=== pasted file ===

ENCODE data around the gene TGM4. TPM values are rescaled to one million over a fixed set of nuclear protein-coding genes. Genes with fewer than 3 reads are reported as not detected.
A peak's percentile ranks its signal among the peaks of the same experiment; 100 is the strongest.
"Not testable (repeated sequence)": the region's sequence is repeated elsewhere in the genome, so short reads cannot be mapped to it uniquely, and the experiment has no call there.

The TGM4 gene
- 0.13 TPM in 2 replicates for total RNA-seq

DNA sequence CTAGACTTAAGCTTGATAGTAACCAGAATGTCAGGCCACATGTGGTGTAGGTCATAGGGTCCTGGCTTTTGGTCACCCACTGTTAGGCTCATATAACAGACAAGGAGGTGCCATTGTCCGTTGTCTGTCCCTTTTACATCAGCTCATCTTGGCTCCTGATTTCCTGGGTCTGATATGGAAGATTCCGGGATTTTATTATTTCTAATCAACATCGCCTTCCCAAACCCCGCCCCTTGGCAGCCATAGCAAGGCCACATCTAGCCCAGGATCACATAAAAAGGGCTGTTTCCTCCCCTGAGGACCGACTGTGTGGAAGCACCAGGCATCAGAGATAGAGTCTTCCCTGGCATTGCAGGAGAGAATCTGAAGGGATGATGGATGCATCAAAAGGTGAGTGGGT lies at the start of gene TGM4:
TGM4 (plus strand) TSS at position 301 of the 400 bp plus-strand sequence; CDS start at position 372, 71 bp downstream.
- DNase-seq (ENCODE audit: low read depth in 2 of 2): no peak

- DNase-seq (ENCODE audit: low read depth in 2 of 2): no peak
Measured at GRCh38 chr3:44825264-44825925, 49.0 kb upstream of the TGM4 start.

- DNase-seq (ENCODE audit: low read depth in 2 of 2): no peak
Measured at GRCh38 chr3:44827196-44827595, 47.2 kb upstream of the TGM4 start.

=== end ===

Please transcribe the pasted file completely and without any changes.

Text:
ENCODE data around the gene TGM4. TPM values are rescaled to one million over a fixed set of nuclear protein-coding genes. Genes with fewer than 3 reads are reported as not detected.
A peak's percentile ranks its signal among the peaks of the same experiment; 100 is the strongest.
"Not testable (repeated sequence)": the region's sequence is repeated elsewhere in the genome, so short reads cannot be mapped to it uniquely, and the experiment has no call there.

The TGM4 gene
- 0.13 TPM in 2 replicates for total RNA-seq

DNA sequence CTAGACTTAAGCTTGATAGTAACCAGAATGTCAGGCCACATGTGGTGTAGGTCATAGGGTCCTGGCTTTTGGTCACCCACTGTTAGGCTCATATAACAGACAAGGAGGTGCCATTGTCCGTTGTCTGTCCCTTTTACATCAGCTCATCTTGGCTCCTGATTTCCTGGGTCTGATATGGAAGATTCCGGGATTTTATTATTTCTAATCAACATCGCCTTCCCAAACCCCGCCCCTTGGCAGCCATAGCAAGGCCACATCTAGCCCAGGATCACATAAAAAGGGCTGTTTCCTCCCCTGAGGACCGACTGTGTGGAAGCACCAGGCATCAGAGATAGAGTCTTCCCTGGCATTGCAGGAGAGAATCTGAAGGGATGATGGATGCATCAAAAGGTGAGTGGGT lies at the start of gene TGM4:
TGM4 (plus strand) TSS at position 301 of the 400 bp plus-strand sequence; CDS start at position 372, 71 bp downstream.
- DNase-seq (ENCODE audit: low read depth in 2 of 2): no peak

- DNase-seq (ENCODE audit: low read depth in 2 of 2): no peak
Measured at GRCh38 chr3:44825264-44825925, 49.0 kb upstream of the TGM4 start.

- DNase-seq (ENCODE audit: low read depth in 2 of 2): no peak
Measured at GRCh38 chr3:44827196-44827595, 47.2 kb upstream of the TGM4 start.